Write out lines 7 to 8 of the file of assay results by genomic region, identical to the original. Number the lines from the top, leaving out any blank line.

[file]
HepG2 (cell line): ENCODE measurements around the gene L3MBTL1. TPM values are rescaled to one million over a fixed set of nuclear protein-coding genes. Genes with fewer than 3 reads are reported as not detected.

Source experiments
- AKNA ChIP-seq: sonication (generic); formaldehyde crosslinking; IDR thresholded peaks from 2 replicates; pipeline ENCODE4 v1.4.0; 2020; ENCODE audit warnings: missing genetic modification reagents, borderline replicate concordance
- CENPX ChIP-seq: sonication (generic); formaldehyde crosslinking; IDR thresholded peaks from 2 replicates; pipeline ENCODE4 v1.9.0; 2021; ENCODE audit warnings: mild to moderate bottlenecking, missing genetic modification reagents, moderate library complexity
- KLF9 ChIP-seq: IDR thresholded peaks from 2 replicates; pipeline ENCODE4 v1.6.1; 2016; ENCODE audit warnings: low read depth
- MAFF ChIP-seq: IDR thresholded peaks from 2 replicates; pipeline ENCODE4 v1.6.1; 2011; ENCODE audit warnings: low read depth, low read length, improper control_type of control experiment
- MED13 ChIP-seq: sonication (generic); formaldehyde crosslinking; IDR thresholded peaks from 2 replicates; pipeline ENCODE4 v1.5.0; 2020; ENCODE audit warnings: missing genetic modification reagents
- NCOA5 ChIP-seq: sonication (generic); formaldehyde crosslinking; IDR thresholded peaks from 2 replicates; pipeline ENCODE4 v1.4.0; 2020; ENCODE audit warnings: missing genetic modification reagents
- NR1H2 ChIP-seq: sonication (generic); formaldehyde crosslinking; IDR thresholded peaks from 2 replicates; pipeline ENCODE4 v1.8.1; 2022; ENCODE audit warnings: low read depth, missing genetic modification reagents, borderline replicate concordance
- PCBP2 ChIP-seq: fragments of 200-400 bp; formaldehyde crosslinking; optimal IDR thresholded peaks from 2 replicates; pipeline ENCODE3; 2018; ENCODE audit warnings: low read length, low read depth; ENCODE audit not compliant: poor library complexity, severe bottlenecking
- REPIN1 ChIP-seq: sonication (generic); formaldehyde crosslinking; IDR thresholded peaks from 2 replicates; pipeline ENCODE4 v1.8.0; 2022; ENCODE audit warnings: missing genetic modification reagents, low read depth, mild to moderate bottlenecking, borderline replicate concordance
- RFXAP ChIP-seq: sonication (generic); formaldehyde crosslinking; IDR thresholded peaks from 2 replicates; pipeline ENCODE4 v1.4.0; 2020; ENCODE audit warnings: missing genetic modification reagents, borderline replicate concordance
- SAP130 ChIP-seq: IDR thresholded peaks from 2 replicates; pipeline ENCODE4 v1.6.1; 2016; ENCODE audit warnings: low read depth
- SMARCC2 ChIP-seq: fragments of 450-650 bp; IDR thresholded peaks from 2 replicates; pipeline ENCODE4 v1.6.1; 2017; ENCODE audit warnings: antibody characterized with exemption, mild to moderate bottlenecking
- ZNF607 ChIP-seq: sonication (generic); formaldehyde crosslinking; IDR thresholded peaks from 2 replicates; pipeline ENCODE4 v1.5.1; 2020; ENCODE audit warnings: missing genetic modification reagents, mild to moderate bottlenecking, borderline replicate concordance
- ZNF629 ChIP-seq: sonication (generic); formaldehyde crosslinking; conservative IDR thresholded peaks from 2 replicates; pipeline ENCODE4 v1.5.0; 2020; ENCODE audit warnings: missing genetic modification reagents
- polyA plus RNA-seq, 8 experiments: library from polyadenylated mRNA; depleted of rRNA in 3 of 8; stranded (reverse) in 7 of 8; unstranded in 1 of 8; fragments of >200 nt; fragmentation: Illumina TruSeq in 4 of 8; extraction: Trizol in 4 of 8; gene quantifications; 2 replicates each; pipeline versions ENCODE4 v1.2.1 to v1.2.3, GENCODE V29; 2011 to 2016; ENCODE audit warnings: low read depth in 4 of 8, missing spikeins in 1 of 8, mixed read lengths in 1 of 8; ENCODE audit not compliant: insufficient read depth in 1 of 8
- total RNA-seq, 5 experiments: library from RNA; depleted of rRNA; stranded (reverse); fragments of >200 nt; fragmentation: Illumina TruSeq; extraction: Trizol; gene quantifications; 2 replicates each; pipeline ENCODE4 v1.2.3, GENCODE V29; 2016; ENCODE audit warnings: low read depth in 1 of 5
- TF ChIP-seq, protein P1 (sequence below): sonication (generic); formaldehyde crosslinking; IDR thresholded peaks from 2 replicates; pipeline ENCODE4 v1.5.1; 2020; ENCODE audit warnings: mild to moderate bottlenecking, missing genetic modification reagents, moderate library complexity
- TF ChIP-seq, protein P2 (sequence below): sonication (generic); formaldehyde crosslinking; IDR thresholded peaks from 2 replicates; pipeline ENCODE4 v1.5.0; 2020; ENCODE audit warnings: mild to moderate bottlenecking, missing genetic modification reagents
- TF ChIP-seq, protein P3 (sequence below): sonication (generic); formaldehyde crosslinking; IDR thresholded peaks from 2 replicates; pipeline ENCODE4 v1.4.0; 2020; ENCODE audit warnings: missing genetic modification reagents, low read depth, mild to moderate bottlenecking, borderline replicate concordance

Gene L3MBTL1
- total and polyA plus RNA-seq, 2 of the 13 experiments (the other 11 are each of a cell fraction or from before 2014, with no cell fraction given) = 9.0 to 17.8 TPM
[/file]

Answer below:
- MED13 ChIP-seq: sonication (generic); formaldehyde crosslinking; IDR thresholded peaks from 2 replicates; pipeline ENCODE4 v1.5.0; 2020; ENCODE audit warnings: missing genetic modification reagents
- NCOA5 ChIP-seq: sonication (generic); formaldehyde crosslinking; IDR thresholded peaks from 2 replicates; pipeline ENCODE4 v1.4.0; 2020; ENCODE audit warnings: missing genetic modification reagents